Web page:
Grief, Loss & Growth in the Duchenne Family

The excerpt below is from our webinar “Supporting the Duchenne Family” with guest speaker Dr. Molly Colvin. Dr. Colvin is Director of Massachusetts General Hospital’s Learning and Emotional Assessment Program (LEAP) and Assistant Professor of Psychology at Harvard Medical School. Click here to listen to the full episode.

Grief, Loss & Growth in the Duchenne Family

I think, from a family perspective, what I often see is that there’s a huge sort of learning curve when the diagnosis is new. That learning is mostly concentrated on the stabilization of the medical condition that you’re preparing for and everything that kind of comes from that, like all of the therapies and the medicines and everything else.

Once that sort of settles out, then the issues around learning, emotions and cognition may actually be some of the issues that actually need more intensive and chronic attention to promote good quality of family life and functioning, but that’s for another time.

Grief & Loss

Diagnosis is its own sort of intense period and I think everybody is on their own trajectory about that.

For some people, it’s a short period and they can move through it fairly quickly. And I think for other people, it can be a very long period and it can also be one that you sort of move in and move out of. And I think everybody needs to know that’s OK. I think it’s normal at the beginning to sort of experience fear and shock and to also have it be somewhat traumatic for the family.

It really puts families on an immediate learning curve. So, in the midst of being potentially afraid and fearful and somewhat traumatized, you’re also then put on a really steep learning curve where you’re sort of expected to come up to speed on a lot of new things very quickly. So understandably, that’s overwhelming. It’s really hard to be on a steep learning curve when anxiety and worry and fear is chewing up all of your brain power.

So, it’s a really difficult time for families and it is really important that they have support. I would say it should be especially around the parents in the first place, but also, I think there needs to be some attention to mothers who – I think – have a different experience of Duchenne.

You know, we can’t say we fully understand the kind of grief that comes around a life altering diagnosis for a child… but more recently, people have been thinking about grief associated with raising a child who has a chronic illness and what that does on the family system. And we’re recognizing that there are different variables that impact how a family experiences grief – including things like what type of illness is it? What is the time frame of the illness?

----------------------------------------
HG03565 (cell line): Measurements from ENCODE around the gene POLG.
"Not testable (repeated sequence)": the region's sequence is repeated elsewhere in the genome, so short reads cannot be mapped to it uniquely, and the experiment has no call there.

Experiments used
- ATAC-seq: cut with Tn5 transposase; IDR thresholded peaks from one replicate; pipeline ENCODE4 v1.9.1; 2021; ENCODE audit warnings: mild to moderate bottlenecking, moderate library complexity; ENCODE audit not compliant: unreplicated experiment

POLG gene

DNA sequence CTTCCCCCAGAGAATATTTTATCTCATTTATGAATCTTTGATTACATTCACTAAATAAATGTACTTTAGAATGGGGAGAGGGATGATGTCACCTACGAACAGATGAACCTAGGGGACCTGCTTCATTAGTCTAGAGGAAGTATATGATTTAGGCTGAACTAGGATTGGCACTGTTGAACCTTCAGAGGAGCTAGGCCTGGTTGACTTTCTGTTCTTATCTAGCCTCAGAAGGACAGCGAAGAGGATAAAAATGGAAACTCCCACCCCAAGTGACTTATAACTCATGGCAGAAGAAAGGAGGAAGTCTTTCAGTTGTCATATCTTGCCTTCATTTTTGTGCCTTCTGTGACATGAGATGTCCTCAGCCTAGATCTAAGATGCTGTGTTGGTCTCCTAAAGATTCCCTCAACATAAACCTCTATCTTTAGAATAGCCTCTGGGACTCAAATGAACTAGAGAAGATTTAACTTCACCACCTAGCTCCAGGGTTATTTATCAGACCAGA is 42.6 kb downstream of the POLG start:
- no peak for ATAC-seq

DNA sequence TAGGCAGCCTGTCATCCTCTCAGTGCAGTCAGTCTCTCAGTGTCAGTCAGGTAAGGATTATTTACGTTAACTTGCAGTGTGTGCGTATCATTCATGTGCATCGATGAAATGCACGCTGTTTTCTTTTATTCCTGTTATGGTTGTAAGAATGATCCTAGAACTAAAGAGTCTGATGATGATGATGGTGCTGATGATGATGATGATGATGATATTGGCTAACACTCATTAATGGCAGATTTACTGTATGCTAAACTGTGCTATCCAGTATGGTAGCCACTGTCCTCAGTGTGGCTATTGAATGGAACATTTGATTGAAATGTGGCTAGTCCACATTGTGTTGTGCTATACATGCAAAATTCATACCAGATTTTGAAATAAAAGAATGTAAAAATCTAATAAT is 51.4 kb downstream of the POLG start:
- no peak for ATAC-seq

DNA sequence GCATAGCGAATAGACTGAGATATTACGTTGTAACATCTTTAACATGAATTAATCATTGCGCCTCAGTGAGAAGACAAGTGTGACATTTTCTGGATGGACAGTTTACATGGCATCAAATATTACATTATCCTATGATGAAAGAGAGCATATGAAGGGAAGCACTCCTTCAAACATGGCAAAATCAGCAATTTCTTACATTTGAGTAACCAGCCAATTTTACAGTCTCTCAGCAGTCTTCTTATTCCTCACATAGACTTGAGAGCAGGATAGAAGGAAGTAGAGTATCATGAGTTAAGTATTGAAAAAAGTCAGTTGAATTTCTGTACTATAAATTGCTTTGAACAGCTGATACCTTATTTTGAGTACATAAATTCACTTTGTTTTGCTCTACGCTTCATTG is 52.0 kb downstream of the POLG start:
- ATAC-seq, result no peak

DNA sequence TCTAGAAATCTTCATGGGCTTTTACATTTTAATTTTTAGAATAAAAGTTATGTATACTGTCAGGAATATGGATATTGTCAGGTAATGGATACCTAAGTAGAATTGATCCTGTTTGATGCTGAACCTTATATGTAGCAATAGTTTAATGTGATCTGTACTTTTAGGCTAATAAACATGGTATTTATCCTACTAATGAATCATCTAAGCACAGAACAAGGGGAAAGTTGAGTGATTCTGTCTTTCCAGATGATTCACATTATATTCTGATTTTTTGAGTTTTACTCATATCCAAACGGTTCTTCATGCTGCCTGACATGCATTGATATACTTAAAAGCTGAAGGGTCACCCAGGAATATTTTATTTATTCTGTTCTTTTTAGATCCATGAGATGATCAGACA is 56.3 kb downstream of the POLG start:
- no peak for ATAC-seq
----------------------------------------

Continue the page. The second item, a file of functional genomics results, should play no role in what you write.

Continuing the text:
I think grief is normal and it’s something that sort of comes and goes. It’s not a one-time thing that is usually just about diagnosis and then never crops up again. It sometimes crops up again and again.

I think I probably shared this with you, but it was actually shared with me from a family that I was working with, and it was a poem that was called “Welcome to Holland“. I just think it’s wonderful and sort of captures for so many families what that initial experience is like.

Family Growth

So, what I think comes out of the experience described in “Welcome to Holland” is a type of learning. Sometimes people think about the Yin and the Yang, and that can apply in this situation, too. So out of grief and loss also comes growth. You just sometimes have to let things go in order to grow.

One of the things that I think sometimes happens after you get through some of that grief, is a sort of a rebirth with a new identity and a new way of making meaning in the world that can be really beautiful.

  • It involves rearranging family priorities, like focusing more on the present than what happens in the future.
  • There may be new dreams that come up and are imagined and you make meaning in a different way.
  • I think it also really changes the way that you view parenting and your child.
  • It does also make for some complications because it may call into question some of your values and existential questions.
  • Also, when you have both an affected child and an unaffected child, how do you walk those lines?
  • …and what does the Duchenne diagnosis mean in the context of your broader family and your whole community?

That’s complicated territory to navigate, but I absolutely believe that out of this experience often comes really meaningful growth for everybody.